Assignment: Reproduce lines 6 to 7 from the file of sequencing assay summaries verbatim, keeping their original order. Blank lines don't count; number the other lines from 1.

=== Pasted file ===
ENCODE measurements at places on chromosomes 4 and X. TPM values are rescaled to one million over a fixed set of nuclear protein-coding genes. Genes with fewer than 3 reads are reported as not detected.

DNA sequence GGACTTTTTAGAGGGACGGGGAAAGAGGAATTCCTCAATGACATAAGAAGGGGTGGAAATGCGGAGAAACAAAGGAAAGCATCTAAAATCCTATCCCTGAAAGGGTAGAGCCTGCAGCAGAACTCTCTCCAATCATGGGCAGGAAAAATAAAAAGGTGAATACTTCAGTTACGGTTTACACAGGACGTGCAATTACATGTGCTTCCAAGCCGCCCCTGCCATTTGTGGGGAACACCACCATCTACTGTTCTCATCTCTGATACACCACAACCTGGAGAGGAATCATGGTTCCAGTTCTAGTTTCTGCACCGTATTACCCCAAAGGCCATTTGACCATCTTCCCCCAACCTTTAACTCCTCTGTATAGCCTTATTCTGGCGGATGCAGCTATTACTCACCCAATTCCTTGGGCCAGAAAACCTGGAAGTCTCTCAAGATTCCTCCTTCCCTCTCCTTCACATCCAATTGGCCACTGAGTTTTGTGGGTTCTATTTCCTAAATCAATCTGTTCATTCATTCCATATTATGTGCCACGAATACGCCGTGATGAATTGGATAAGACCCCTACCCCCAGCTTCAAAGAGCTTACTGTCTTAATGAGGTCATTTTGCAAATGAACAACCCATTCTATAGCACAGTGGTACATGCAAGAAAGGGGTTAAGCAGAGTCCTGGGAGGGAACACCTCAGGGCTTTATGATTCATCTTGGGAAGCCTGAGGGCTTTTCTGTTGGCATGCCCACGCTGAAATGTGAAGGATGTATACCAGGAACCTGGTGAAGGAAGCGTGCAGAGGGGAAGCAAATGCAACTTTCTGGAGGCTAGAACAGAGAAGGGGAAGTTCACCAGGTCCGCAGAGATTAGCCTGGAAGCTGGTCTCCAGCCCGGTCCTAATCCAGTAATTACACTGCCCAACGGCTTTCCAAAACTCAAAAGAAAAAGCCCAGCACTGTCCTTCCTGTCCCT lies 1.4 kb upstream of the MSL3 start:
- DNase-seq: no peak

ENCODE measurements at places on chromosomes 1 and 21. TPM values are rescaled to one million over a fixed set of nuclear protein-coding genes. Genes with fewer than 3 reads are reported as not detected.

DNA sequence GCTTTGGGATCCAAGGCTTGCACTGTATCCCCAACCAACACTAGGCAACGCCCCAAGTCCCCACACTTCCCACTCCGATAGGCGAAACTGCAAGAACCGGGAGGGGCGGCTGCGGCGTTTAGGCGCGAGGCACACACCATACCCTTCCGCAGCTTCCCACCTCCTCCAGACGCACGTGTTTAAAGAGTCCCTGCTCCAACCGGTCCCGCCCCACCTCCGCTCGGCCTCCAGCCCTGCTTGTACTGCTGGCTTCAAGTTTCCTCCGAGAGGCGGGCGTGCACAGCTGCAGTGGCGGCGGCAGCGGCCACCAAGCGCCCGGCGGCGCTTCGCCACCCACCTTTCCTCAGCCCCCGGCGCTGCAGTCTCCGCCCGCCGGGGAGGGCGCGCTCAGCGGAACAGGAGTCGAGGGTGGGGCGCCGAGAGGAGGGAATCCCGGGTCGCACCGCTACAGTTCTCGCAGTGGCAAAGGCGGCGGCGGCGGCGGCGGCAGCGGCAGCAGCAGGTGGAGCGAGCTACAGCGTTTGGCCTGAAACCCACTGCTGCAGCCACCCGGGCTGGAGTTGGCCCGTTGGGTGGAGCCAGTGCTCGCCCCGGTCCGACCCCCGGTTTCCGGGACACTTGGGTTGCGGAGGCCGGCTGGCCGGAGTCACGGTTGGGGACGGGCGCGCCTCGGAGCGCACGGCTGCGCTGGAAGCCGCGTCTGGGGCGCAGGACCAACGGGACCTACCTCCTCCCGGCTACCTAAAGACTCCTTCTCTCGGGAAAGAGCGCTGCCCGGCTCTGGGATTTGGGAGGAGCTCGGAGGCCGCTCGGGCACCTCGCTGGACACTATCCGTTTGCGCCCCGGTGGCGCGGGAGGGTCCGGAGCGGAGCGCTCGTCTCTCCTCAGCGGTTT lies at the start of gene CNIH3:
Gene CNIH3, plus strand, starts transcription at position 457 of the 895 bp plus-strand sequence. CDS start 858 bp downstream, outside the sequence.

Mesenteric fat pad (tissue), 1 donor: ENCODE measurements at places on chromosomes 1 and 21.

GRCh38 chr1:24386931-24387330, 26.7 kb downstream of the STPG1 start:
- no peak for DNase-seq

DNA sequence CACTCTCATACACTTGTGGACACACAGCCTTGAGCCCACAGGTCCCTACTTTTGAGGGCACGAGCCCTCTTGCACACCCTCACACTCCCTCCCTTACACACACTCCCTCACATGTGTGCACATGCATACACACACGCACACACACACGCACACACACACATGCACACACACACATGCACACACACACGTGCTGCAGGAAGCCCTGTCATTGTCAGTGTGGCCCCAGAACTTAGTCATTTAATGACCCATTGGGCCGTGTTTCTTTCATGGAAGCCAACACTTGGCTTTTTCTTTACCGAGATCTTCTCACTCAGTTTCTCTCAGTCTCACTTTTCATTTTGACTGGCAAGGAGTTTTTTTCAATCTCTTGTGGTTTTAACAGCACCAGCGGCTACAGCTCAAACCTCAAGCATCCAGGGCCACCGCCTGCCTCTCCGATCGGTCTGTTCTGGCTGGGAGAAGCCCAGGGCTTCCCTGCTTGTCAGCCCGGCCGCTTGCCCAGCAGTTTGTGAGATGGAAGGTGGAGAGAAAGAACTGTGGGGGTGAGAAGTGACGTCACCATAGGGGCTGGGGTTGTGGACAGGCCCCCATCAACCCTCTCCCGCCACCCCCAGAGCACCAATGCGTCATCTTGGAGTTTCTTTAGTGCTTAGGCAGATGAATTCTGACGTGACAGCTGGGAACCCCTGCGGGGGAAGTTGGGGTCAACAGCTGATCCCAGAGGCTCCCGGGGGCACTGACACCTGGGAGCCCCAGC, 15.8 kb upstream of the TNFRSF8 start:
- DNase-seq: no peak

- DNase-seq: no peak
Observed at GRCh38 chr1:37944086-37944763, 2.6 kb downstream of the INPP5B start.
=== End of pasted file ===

Gene CNIH3, plus strand, starts transcription at position 457 of the 895 bp plus-strand sequence. CDS start 858 bp downstream, outside the sequence.

Mesenteric fat pad (tissue), 1 donor: ENCODE measurements at places on chromosomes 1 and 21.